As a New Year gift, my brother gave me a set of a Russian patriot: a mug with Putin’s image and the inscription “Crimea is ours”, fridge magnet with a picture of Putin on the tank and words “Everything is according to my plan”, and caviar.
March 1, 2015. It was next to Sigismund’s Column, at the rally in sup-port to Ukrainian pilot Nadia Savchenko and protest against the murder of Boris Nemtsov, for the first time in my life I shouted “Rossiya budiet svobodna!”. We were about three hundred, mostly Poles, but many in-scriptions were in Russian, and the Russian flag was in the middle. From afar, one could think we were demonstrating support to the rebels of the Donbass.
The rally was organized by a group of friends from Warsaw. Mainly Russian women. They call themselves “For Free Russia” association and are unofficial embassy representing non-Putin Russia in Poland.
March 1, 2014. On Saturday, Russian Senate agrees to the introduction of troops to Crimea. Dozens of people are protesting in front of the Rus-sian Embassy in Warsaw. Almost all of them are Ukrainians and Bela-rusians, but there are also some Poles and a few Russians. One can feel hatred in the air, someone brought a Russian flag with swastika. Sud-denly, a low girl, curly Italian blond, comes in front of the group. A col-league is trying to hold her: “Don’t go, Masha, they’ll tear you apart”. But Masha grabs a microphone and starts talking. In Polish. That Rus-sians capable to reason are ashamed for Crimea, that people in Moscow and St. Petersburg are also protesting, that after the rally we will return home and have tea, and those from St. Petersburg will spend the night in custody.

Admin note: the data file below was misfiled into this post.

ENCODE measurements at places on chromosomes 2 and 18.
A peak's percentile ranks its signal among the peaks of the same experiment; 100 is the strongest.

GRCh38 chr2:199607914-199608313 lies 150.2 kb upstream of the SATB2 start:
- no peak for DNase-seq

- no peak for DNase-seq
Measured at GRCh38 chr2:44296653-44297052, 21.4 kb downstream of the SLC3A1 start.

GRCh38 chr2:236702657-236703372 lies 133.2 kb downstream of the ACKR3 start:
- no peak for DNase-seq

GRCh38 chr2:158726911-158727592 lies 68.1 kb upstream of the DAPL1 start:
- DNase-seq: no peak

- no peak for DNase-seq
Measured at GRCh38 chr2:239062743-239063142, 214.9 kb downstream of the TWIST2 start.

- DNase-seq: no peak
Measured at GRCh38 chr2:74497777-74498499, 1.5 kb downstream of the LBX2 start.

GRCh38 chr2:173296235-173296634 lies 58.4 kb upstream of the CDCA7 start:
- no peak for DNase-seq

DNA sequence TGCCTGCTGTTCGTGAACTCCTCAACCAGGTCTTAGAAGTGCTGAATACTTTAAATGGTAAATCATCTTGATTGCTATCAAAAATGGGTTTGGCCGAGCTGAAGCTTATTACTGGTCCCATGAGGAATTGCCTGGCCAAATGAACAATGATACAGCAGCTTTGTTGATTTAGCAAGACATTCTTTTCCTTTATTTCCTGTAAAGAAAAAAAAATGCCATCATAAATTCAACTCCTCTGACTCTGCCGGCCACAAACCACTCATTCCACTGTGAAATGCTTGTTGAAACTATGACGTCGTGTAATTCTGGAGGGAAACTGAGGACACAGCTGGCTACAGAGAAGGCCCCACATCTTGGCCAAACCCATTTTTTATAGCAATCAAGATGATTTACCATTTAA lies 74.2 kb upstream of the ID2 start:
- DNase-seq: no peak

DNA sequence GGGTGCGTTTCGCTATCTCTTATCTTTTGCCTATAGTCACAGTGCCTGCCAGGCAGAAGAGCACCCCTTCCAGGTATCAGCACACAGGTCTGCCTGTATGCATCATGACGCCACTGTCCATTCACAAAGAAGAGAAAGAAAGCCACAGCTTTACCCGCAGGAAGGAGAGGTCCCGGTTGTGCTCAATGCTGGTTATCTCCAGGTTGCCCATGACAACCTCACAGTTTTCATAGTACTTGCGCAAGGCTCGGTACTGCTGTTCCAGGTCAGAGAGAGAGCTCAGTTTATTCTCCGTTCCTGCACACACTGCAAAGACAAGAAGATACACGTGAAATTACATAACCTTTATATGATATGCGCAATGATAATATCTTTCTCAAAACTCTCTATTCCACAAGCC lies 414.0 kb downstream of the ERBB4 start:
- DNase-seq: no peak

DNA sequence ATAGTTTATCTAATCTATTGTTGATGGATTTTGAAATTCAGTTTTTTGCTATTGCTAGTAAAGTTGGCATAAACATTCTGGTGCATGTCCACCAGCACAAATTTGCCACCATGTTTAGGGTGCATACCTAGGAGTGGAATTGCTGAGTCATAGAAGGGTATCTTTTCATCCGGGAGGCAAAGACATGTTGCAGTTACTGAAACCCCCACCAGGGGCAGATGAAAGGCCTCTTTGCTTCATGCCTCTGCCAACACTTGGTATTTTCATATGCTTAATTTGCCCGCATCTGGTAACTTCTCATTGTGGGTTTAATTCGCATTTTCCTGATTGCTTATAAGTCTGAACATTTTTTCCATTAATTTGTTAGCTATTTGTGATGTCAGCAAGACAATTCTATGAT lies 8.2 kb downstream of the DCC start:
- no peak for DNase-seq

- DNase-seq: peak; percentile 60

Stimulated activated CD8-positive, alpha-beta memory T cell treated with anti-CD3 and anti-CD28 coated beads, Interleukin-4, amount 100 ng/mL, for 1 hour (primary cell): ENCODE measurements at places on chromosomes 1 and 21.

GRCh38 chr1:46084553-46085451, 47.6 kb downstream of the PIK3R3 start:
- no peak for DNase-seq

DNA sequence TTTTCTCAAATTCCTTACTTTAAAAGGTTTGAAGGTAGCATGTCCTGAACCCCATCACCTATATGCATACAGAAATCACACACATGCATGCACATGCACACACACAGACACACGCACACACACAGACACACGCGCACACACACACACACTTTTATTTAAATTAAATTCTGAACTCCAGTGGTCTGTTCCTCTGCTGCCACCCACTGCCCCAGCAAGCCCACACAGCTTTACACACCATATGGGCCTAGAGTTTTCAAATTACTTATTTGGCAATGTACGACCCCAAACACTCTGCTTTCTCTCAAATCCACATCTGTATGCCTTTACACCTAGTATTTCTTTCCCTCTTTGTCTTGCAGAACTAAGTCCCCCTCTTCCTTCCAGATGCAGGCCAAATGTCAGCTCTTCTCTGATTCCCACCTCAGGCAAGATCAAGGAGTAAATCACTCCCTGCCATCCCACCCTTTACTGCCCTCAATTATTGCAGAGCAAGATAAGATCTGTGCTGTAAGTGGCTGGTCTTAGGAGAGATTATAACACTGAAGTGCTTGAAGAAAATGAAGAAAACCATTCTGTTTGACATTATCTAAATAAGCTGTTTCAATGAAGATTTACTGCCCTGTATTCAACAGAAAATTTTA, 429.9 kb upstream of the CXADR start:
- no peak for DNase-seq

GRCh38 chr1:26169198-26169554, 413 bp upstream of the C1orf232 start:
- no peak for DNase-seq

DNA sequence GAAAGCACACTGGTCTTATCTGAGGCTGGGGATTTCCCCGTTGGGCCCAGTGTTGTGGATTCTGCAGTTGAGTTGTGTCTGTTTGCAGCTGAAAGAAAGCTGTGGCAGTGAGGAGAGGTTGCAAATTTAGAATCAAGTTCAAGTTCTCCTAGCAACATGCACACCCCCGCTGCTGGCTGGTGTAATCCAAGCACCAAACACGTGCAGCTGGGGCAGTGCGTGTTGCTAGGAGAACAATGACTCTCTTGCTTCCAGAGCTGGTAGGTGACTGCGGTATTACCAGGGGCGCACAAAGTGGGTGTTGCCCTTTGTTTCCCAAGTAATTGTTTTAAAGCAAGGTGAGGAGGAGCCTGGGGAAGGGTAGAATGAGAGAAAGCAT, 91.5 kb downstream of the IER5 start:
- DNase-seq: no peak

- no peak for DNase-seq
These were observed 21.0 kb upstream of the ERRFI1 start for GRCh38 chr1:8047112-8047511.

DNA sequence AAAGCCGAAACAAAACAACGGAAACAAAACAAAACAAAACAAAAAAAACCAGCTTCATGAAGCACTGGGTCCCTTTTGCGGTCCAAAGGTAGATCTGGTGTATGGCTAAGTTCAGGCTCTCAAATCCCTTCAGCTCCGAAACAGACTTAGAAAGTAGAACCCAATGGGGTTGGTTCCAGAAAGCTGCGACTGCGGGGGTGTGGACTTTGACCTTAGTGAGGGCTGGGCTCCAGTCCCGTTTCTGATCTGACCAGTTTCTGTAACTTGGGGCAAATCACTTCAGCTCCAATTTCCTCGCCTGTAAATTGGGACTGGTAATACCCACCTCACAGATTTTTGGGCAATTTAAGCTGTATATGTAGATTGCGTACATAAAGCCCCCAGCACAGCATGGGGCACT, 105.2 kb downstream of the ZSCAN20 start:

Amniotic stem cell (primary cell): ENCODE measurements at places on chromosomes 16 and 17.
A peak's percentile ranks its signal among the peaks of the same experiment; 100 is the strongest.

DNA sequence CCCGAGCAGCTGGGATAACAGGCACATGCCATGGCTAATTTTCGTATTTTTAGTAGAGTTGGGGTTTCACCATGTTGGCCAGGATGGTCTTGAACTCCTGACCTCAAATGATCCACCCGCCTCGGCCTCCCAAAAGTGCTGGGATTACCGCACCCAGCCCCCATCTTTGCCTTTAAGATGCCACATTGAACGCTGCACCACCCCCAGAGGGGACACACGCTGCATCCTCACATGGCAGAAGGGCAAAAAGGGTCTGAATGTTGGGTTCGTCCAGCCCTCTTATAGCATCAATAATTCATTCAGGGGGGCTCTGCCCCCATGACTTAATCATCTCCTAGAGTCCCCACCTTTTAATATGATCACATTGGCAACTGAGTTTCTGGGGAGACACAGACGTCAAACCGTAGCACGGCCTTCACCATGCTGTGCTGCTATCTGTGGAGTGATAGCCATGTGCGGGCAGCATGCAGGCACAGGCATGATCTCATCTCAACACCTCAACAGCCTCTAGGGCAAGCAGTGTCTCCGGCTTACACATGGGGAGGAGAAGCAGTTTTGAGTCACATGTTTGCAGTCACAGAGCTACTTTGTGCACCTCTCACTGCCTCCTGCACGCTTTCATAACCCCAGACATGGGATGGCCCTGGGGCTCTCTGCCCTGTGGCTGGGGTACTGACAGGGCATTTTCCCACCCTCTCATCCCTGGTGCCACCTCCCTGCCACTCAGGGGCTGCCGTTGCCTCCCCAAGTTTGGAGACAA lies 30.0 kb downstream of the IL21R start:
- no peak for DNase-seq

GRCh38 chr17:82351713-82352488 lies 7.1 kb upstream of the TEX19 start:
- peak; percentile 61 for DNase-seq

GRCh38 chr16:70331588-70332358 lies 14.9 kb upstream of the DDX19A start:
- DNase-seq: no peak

Nobody made her any harm. On the contrary, people applauded.
– And some Ukrainian grannies hugged me and said that I was brave, – says Masha.
The next day she works in the afternoon, so she goes to Empik book-store, buys a red paper, writes with a marker: “Putin, ya Russkaja, mnie stydno za moyu stranu”, and again goes to the Embassy. There is no-body there already, except for two policemen. They checked her docu-ments, she stood there. – I unrolled the poster so it was seen from the embassy, directly in front of the big window behind which – I know as I go to vote – a portrait of Putin hung. And almost immediately the speaker intercom at the gate started threatening bark in Russian. I show no reaction.
Ten minutes pass, a guy dressed in a suit runs out of the gate. He ap-proaches me in a hurry, wields his hand and shouts: “U nas yest vasha fotografia. Vy yeshcho posmotrite!” Kto vam, bliad’, zaplatil”. He de-manded the policemen to remove me. But the policemen refused saying that the Polish law did not forbid anyone to stand on the street. And it was very nice. This evening, the Ukrainian Right Sector wrote on its website about the only Russian girl in Warsaw, who was against Putin. On Tuesday, I came again, but soon Julia joined me, a Russian girl whom I knew a few years earlier by the Internet, but we could never find time to meet in person. And we stood there together for a week.